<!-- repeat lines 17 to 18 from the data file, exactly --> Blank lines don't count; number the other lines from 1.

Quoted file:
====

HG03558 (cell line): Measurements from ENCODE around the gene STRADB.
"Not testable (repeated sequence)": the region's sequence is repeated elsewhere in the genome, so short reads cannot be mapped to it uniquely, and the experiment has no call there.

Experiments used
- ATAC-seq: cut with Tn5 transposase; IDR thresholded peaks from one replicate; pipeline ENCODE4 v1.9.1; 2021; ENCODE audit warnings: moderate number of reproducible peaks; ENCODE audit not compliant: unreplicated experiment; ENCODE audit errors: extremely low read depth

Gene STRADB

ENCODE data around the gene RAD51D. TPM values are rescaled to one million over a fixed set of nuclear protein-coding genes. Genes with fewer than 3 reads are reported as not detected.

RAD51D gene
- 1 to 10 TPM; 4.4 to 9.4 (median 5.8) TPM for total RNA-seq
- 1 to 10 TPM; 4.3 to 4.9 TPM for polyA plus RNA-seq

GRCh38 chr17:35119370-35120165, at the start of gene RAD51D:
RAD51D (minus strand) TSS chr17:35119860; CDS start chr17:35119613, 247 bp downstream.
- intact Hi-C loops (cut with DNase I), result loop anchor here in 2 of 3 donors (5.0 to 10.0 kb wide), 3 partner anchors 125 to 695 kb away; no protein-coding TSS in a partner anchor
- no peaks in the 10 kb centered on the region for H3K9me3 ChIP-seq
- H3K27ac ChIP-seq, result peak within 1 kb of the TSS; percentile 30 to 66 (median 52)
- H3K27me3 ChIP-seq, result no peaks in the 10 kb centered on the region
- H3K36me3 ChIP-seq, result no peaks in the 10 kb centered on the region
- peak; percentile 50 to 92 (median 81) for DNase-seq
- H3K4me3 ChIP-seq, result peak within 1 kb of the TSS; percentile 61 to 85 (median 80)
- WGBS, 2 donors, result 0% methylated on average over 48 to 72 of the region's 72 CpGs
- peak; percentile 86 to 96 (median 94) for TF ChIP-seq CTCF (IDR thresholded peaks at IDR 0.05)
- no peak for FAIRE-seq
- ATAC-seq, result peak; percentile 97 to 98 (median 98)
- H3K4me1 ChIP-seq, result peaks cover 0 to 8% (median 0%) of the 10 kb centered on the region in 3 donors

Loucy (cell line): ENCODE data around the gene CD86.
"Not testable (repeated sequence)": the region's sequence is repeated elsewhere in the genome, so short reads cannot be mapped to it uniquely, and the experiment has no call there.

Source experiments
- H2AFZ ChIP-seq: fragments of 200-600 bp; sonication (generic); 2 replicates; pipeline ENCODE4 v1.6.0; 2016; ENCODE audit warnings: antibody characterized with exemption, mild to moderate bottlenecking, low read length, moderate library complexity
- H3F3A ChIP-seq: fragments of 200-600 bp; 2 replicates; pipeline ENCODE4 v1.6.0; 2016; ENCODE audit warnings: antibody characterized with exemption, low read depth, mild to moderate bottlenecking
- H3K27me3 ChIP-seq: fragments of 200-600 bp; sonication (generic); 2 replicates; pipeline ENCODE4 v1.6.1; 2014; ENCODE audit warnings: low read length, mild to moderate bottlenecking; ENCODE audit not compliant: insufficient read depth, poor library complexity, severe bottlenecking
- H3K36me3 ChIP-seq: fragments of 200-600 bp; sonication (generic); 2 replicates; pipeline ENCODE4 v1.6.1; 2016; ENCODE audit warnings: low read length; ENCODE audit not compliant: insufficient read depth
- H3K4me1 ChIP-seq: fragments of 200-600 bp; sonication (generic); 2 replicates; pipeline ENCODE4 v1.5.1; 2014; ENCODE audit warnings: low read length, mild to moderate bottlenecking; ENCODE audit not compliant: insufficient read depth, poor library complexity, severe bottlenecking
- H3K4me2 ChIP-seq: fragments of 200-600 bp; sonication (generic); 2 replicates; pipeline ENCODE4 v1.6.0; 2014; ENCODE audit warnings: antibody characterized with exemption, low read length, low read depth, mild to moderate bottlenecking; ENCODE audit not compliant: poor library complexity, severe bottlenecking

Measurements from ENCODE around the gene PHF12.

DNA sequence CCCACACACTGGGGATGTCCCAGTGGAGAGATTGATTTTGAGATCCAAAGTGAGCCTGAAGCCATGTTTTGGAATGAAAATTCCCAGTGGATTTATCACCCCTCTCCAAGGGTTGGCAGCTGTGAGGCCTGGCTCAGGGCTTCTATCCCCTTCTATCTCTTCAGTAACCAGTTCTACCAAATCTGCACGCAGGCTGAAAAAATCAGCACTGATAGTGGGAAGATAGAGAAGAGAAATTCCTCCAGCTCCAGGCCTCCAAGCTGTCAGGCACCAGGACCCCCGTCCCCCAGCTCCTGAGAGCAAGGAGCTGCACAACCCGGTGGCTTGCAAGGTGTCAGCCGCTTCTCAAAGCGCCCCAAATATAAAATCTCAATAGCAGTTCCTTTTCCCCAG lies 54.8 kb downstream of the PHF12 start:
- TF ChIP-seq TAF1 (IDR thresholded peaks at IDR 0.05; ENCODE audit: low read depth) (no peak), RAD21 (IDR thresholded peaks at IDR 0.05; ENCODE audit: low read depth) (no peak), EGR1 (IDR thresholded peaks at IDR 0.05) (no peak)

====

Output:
- peak; percentile 50 to 92 (median 81) for DNase-seq
- H3K4me3 ChIP-seq, result peak within 1 kb of the TSS; percentile 61 to 85 (median 80)